Level Reading Accuracy Average Comprehension
Independent 99% 90%
Instructional 95% 75%
Frustration 90% 50%

Critical Reading Inventory

Sentences Reading Passages
Comprehension Rate—WPM
Level Sentence Errors Type Word Recognition Accuracy Retelling Text Inference Critical Total Silent Oral
2N N
3N N
4N N
5N N
6N N
1E E
2E E
3E E
For comprehension scores, the top number indicates the number correct answers and the bottom score indicates the number of questions. The total percent does not include retelling.

Date of Administration:
Narrative Expository
Independent Level
Instructional Level
Frustration Level


Gates-MacGinitie Reading Test

The Gates-MacGinitie Reading Tests represent a different approach to reading assessment than other measures used at BSU. The tasks presented are much simpler than those of the DRP. Two separate scores are presented, vocabulary knowledge and reading comprehension. The vocabulary measure requires students to select a synonym for the target word from a number of choices. No context is presented for either the target vocabulary words or the choices of synonym. The comprehension measure requires students to read very brief passages (well under 200 words) silently and answer a number of questions in a multiple-choice format.
A number of statistical representations of the raw score are made in order to provide interpretations of the reader’s performance on this measure. Percentile rank scores describe a student’s level or reading achievement in terms of relative standing within a group of students at the same grade level. A percentile rank of 50% is considered average. Stanine scores divide a set of scores into nine parts with a mean (average) of 5 based on the achievement of other students in the same grade. Stanines of 4-6 are considered “average” or “grade-level” achievement. Normal Curve Equivalents (NCE) scores are somewhat like percentile ranks, but have equal units. Thus a NCE score of 50 is the “mean” or average score. NCEs from approximately 40-60 are considered “average” or “grade-level” achievement. Like percentile rank and stanine scores NCEs are based on a comparison to other students in the same grade level. Grade equivalent (GE) scores, although frequently reported, are an inexact representation of achievement. The achievement of students “on or near grade level” are most accurately represented by grade equivalent scores. Outside of the “average” grade equivalent scores should be viewed as rough indicators of achievement. A fifth grader with an 8th GE score will probably not be ready cognitively for 8th grade concepts or work. A fifth grader with a 2nd GE score will generally be too intellectually advanced and/or mature to profit from much work in 2nd grade materials. Extended scale scores (ESSs) were developed so that progress in reading can be followed over a period of years on a single, continuous scale. Thus, they are roughly equivalent to the type of score used on ISATs, the RIT score. Te ESS scale, like the NCE scale, measures reading achievement in equal units, so that a difference of, for example, 50 ESS units represents the same difference all along the scale. The ESS scores for the Gates-MacGinitie Reading Test were developed by the test maker for this particular test based on students in the norming group. Thus, they cannot be compared to ESS scores reported on other assessments.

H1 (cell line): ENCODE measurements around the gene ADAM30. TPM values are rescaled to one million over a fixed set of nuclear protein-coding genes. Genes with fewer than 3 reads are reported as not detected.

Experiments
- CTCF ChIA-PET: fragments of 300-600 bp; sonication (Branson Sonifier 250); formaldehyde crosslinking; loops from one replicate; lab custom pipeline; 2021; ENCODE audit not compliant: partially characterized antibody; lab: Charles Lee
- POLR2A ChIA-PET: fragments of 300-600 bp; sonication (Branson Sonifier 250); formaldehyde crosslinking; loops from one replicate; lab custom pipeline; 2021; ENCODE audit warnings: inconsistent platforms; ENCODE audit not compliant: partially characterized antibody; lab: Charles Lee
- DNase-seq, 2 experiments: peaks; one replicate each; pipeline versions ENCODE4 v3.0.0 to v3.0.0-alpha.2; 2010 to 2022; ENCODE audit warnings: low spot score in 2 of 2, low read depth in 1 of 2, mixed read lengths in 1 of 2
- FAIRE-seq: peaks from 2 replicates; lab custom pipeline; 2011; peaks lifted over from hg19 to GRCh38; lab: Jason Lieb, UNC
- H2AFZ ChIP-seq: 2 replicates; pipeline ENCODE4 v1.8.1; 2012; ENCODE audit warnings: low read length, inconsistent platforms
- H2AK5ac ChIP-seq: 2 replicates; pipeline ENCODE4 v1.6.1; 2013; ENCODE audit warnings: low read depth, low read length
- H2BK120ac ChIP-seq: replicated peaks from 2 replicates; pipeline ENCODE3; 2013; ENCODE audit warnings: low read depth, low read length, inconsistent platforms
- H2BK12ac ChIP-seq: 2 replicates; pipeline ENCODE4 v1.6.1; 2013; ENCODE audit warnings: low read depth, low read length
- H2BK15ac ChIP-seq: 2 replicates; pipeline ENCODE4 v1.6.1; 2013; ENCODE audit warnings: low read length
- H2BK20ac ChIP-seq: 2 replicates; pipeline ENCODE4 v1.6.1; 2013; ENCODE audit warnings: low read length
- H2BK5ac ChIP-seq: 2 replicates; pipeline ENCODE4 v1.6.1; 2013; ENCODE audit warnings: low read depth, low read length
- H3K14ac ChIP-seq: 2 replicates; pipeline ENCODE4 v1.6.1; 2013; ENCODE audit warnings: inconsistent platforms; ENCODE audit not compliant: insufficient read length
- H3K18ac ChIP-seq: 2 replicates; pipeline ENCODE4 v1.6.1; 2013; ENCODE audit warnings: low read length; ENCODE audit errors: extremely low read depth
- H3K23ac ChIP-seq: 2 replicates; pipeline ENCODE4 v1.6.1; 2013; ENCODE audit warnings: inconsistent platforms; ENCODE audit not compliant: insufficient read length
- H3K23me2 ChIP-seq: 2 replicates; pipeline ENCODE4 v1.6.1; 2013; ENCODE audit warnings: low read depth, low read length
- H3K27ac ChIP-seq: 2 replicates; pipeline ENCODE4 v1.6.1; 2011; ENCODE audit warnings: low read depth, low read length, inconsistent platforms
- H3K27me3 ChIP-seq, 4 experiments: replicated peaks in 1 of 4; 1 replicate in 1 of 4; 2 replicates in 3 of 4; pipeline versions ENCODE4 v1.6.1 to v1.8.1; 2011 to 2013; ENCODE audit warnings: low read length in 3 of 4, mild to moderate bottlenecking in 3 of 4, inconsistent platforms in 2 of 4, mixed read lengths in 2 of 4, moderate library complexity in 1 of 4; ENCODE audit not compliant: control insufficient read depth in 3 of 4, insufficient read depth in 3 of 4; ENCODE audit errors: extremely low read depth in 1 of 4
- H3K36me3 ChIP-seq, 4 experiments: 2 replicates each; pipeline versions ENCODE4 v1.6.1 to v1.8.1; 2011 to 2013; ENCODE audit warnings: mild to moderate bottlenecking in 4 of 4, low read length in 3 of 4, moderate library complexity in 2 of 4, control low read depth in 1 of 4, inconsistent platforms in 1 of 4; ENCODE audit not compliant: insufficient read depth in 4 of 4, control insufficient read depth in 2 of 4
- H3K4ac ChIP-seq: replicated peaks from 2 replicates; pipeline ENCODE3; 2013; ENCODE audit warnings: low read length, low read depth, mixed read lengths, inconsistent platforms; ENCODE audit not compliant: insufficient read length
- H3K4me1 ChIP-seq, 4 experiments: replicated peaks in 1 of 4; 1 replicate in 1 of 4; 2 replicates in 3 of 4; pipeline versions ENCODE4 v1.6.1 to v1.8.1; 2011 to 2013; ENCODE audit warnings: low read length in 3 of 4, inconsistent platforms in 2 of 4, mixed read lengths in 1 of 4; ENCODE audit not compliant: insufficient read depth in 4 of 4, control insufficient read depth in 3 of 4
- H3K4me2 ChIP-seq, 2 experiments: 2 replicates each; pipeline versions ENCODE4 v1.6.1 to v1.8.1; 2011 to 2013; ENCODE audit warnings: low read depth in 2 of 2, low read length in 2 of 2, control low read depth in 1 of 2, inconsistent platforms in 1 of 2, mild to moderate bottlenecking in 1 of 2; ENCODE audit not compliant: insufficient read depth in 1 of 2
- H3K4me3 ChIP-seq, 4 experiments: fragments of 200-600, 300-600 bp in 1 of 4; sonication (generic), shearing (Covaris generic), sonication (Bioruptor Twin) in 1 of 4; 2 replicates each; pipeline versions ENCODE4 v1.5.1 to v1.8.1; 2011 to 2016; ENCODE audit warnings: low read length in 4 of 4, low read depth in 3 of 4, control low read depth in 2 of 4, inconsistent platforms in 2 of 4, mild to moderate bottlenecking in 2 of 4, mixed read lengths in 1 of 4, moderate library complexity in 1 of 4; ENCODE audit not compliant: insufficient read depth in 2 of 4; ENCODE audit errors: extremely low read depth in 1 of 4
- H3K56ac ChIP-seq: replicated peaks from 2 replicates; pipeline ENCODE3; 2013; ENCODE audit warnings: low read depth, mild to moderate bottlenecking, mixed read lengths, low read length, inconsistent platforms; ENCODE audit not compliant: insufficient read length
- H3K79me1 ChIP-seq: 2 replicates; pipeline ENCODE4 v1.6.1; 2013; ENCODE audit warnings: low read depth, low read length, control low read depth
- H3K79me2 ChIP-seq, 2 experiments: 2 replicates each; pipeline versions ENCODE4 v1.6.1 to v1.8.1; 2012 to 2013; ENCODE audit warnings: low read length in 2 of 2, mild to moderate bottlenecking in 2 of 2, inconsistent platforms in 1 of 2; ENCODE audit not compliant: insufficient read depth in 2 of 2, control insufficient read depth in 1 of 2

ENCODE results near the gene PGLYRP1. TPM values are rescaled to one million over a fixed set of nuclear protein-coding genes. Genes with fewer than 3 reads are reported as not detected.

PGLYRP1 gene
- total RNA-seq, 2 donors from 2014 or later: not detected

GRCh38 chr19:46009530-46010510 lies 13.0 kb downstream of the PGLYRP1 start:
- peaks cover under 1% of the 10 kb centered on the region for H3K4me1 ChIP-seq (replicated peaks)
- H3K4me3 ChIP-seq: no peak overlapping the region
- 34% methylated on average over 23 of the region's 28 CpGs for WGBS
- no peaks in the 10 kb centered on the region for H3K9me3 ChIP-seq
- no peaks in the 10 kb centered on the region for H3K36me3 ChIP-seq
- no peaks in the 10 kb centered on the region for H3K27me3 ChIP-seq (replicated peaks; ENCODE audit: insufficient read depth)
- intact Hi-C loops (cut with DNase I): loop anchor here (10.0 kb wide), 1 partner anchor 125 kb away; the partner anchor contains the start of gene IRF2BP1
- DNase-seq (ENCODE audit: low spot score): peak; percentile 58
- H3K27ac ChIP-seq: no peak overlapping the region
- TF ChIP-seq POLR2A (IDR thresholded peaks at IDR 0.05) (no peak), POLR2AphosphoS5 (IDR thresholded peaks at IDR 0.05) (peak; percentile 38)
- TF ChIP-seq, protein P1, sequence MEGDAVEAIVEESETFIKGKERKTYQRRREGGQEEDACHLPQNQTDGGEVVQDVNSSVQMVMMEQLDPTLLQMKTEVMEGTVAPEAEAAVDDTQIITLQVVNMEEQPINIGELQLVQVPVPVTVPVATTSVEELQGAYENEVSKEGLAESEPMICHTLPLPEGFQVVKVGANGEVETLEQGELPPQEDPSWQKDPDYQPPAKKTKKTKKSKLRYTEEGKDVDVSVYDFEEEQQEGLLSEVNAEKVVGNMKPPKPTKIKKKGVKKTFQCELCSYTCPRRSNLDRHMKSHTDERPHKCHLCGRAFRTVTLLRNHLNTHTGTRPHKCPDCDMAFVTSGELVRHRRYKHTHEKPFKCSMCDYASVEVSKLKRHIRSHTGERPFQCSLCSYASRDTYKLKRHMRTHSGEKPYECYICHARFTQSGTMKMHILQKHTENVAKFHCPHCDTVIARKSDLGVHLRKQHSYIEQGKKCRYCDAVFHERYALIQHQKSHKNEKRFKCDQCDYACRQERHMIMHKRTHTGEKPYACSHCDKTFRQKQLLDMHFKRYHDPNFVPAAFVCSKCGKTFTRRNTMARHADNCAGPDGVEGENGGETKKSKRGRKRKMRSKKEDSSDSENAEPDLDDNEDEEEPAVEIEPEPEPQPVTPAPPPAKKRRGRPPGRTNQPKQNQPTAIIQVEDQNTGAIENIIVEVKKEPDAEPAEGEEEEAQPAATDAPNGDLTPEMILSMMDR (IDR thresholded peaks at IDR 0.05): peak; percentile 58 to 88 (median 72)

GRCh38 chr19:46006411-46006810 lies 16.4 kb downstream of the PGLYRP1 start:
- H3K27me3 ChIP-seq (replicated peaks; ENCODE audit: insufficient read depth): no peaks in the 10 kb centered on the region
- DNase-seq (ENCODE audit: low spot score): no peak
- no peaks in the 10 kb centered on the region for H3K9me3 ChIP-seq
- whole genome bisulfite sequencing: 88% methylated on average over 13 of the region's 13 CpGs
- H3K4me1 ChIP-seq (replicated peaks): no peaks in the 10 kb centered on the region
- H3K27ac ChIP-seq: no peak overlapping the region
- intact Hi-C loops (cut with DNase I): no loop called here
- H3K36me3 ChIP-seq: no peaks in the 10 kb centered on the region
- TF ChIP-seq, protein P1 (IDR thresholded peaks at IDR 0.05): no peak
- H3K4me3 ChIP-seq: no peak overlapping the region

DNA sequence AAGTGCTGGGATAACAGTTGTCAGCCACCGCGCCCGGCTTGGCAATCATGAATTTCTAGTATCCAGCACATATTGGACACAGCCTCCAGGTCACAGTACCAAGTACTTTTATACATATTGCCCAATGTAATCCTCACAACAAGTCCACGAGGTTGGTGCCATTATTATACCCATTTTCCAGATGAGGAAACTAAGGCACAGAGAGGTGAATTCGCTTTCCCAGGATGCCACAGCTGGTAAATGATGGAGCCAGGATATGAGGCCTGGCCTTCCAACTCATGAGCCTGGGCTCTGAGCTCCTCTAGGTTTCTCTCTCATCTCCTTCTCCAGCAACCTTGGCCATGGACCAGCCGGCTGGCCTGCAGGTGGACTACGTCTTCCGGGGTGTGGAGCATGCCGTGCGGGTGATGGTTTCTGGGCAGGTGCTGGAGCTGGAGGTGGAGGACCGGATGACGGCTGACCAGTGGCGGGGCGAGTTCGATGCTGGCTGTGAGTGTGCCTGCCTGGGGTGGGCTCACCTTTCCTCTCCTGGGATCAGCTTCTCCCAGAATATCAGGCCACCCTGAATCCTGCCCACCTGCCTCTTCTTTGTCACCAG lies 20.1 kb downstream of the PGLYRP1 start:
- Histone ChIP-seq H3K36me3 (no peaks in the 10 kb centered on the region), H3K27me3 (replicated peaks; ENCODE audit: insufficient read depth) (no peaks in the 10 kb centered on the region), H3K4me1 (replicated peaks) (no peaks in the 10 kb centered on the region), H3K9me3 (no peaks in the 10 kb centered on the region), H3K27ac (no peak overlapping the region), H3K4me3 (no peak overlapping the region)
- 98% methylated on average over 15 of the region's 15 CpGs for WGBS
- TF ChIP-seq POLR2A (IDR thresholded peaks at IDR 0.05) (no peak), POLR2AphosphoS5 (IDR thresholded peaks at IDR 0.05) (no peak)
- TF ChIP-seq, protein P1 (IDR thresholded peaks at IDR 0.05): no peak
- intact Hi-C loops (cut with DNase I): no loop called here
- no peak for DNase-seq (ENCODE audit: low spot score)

Gates-MacGinitie Scores

Raw Score Stanine NCE PR CE ESS

Date of Administration:


The Scholastic Reading Inventory (SRI)

The SRI assesses reading and matches students to books. It is a computer-based reading comprehension test for grades K-12 that assesses students’ reading levels and provides a Lexile measure. It measures comprehension of authentic literature, not just isolated vocabulary. The Lexile Framework provides teachers with lists of literary selections by instructional and independent reading levels as well as developmental and interest levels ensuring a good experience for every student. The Lexile Framework measures the difficulty of text using transformations of sentence length and frequency of word usage. Lexile scores are also reported by the Idaho State Achievement Tests (ISATs).

Table 2
Scholastic Reading Inventory Results

Lexile Score Percentile Rank Stanine
Date of Administration:


Elementary Spelling Inventory